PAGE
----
What is a ground source heat pump?

Ground source heat pumps are less well known than air source heat pumps.  Although expensive, they can offer a good solution for customers who want an energy efficient heating system for their homes. This article explains what is a ground source heat pump and whether you should consider one.


How does a ground source heat pump work?

We have experienced some very hot summers in recent years. We have also had period of snow and ice. It’s quite hard to imagine that under our feet the temperature of the earth remains very stable.

But believe it or not, once you dig two metres down into the earth, the temperature of the ground is always between 8°c and 12°c. This is independent of the air temperature and weather conditions going on above. A ground source heat pump system takes advantage of this stable underground temperature by using the warmth from the earth to heat your home.

The system outside your home

To install a ground source heat pump, the engineers lay a network of energy-absorbing pipes either horizontally or vertically through the ground. These carry thermal transfer fluid – a mixture of cold water and antifreeze. Because heat always travels from warmer to cooler areas, the thermal transfer fluid absorbs heat from the ground as the system pumps it through the pipework. The pump then heats it further upon its return to your house.

The system inside the building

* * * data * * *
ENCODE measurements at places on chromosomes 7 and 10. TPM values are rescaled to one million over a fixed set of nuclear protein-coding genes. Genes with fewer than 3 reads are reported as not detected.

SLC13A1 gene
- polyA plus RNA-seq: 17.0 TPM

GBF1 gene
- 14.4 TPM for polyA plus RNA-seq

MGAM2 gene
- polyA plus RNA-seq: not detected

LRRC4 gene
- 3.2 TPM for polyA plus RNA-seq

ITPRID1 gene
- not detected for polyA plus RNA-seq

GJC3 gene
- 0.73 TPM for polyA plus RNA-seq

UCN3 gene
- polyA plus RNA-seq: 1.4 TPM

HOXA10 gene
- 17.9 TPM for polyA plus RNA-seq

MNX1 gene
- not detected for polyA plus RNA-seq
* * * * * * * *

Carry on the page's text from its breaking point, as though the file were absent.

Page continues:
Once the thermal transfer liquid reaches the house, it flows into a compressor. The compressor uses pressure to raise the temperature of the liquid. A heat exchanger then transfers this heat into a separate tank of water and this water then circulates through the heating system in your house. The water never mixes with the thermal transfer fluid. After the thermal transfer fluid has deposited its heat into the water it returns to the energy-absorbing pipes in the ground to absorb more heat. The whole process works a lot like a fridge in reverse.

This system of heating is incredibly flexible. It utilises underground heat, which is stable regardless of location, and works efficiently in almost all geological conditions. However, in some rare situations the thermal conductivity of the ground is too low and may not transfer sufficient heat to the thermal transfer liquid. We always recommend that you get a professional survey to determine whether your property is suitable before installation begins

Diagram showing how a ground source heat pump works
Ground source heat pumps take their heat from under the earth and transfer it to your home